MOSUL, Iraq (Reuters) - As Iraqi government forces advanced towards his eastern Mosul neighbourhood in November, a group of Islamic State militants stormed Abu Rami’s home, put a gun to his head and told him and his family to get out immediately.
The militants, including a local man whose name he knew, brought with them a bearded comrade clutching a sniper rifle whom Abu Rami suspects was Russian or Chechen. The foreigner took up position in a rooftop chicken coop.
When Abu Rami returned 11 days later, the fighting had ended and the militants had slipped away, but his two-storey house was destroyed by an air strike. His family is now distributed among relatives and friends across the city.
“Destruction occurs in a few moments, but rebuilding takes time,” he said outside the rubble of his home where men huddled around a well to collect water because pipes have been damaged.
The Mosul campaign, involving a 100,000-strong alliance of Iraqi government troops and militarised police, Kurdish security forces and mainly Shi‘ite Muslim militiamen, is the most complex battle in Iraq since the U.S.-led invasion in 2003.
With nearly all of eastern Mosul under government control three months into the U.S.-backed offensive, most residents have stayed in the city, complicating the task of the military which must fight among civilians in built-up areas against an enemy that has targeted non-combatants and hidden among them.
Residents told Reuters during a visit to the Muharibeen district on Friday how the battle played out for them, describing scenes likely repeated in one form or another across the city.
The militants hung curtains across roadways to try to obscure the view of Iraqi army marksmen as they dashed from houses to pray in a tan-coloured mosque where they also posted a sniper in the minaret, Abu Rami said.
They kept a car packed with explosives parked opposite his house for more than a week. When they deployed it to a main street, an army tank shelled it, destroying an adjacent building.
When it launched the offensive in October, the Iraqi government hoped to retake Mosul - Islamic State’s last major stronghold in the country and the largest urban centre anywhere in its self-styled caliphate spanning neighbouring Syria - by the end of 2016.
But Prime Minister Haider al-Abadi said in December it could now take another three months to drive the militants out.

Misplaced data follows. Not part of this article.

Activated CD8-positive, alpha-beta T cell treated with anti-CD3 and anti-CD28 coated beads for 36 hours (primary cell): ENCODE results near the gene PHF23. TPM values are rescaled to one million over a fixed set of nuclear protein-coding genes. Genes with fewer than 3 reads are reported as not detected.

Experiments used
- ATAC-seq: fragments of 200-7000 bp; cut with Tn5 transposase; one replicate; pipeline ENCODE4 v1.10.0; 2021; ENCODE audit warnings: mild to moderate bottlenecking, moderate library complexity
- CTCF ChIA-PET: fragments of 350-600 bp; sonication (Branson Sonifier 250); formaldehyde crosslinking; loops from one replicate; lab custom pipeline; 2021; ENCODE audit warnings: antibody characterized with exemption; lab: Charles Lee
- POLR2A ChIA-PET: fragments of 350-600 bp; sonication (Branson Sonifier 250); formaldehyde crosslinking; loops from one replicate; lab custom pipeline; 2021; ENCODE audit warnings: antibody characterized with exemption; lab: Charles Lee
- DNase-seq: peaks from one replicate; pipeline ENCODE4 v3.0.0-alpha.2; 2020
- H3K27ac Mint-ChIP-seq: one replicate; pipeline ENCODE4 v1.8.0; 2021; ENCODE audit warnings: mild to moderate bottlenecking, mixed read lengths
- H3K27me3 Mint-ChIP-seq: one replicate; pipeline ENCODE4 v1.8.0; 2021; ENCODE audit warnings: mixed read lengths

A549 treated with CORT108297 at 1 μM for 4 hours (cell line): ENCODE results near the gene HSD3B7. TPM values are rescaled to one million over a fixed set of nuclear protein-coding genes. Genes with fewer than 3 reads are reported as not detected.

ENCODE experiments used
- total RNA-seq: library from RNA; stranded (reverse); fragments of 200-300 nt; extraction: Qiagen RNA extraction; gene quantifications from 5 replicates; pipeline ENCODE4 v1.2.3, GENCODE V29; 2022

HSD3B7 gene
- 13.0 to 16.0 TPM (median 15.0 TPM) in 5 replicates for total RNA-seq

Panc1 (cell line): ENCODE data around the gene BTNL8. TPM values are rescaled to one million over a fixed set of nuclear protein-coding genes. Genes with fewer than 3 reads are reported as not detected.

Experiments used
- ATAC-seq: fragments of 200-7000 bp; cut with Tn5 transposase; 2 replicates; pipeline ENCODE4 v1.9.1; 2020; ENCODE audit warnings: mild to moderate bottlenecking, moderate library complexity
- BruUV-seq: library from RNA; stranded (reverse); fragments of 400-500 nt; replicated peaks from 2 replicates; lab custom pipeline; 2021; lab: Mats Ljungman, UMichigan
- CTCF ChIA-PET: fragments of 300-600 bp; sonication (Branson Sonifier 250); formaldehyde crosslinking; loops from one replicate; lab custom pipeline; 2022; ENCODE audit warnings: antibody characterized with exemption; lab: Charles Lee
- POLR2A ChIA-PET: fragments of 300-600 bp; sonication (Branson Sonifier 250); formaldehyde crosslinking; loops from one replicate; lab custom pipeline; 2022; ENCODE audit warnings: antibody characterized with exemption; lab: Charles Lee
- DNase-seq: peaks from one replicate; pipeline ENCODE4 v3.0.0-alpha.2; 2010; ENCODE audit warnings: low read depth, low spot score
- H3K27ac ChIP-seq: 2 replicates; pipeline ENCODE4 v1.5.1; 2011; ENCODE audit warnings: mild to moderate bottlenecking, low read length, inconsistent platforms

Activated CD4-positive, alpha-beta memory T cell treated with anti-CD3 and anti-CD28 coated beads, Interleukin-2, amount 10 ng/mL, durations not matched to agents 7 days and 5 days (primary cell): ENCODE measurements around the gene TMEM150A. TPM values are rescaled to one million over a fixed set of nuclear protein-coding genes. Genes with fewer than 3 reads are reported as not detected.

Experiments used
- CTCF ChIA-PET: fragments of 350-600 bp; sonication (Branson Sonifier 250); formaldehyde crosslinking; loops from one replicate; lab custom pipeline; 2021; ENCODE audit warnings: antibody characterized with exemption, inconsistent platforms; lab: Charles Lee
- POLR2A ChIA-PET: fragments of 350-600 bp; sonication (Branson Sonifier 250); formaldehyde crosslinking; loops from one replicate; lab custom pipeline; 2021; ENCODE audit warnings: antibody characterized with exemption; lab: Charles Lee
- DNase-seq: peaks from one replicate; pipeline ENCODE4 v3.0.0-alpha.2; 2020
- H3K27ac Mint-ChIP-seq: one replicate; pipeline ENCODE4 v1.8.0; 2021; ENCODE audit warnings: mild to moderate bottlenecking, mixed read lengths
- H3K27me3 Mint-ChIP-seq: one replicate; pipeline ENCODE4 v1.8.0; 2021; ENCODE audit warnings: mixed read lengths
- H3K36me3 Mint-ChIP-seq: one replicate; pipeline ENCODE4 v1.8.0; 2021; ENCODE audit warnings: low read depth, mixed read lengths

Commanders have said the presence of up to 1.5 million residents and attempts to minimise destruction to homes and key infrastructure has slowed their troops’ advance, though hundreds of civilians have already been killed and many areas heavily damaged.
Abu Rami, a 54-year-old former government employee, described a division of labour among Islamic State militants at the frontlines: a group that plants explosives, one that has snipers and another that serves as local guides.
The snipers are usually Russians, Chechens or Afghans, he said. The Iraqis, many from Mosul and the nearby city of Tel Afar, ride around on motorcycles telling them where to take up positions.
Abu Rami said he was surprised when the fair-skinned sniper who posted up in his house spoke to him in broken Arabic, saying: “For the sake of Allah, get out.”
“They do not know the area so the motorcycle guides the suicide car bomb (to its target) and tells the fighters, ‘You go here, you go there. Go detonate here’”, he said.
U.S. Army Lieutenant-General Steve Townsend, commander of the international coalition backing Iraqi forces, told Reuters last week that Islamic State’s local leadership had proven effective without a hierarchical chain of command.
But he said separate cells fighting in different neighbourhoods appeared increasingly unable to coordinate across different areas it controlled inside the city.
Another U.S. military official said fighters the coalition observes moving skilfully across Mosul’s urban terrain usually turn out to be foreigners.
According to another Muharibeen resident, who asked not to be named, Islamic State will shoot from a position for several minutes until the military identifies the location. The militants often escape to another house through holes previously knocked through outer walls.
“Then there is bombardment to destroy the house, to destroy the sniper position,” he said. “But the sniper will pop up again here or there.”
Reporting By Stephen Kalin; Editing by Andrew Heavens